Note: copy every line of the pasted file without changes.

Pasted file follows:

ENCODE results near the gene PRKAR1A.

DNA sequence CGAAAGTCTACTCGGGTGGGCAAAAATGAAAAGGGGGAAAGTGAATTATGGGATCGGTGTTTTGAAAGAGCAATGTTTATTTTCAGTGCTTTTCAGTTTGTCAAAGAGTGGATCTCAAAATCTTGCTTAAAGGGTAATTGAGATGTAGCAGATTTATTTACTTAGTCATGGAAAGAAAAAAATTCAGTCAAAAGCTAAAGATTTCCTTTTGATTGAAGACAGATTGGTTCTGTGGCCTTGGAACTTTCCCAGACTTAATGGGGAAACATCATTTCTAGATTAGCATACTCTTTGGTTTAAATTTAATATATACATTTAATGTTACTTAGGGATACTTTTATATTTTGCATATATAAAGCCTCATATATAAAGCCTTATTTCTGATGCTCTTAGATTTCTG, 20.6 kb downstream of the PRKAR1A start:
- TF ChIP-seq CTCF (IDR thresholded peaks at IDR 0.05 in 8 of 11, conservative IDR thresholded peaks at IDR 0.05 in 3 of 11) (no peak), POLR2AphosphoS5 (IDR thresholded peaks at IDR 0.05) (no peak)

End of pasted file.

ENCODE results near the gene PRKAR1A.

DNA sequence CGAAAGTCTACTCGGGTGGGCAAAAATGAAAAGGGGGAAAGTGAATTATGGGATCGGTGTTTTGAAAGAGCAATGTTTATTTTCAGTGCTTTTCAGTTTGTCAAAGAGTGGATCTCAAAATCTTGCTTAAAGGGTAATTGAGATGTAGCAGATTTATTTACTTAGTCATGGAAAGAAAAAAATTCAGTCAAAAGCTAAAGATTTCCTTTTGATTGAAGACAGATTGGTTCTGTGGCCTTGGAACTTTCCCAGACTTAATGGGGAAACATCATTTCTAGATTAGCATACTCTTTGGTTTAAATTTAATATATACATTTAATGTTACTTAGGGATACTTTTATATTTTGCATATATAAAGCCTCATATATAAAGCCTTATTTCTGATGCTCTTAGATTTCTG, 20.6 kb downstream of the PRKAR1A start:
- TF ChIP-seq CTCF (IDR thresholded peaks at IDR 0.05 in 8 of 11, conservative IDR thresholded peaks at IDR 0.05 in 3 of 11) (no peak), POLR2AphosphoS5 (IDR thresholded peaks at IDR 0.05) (no peak)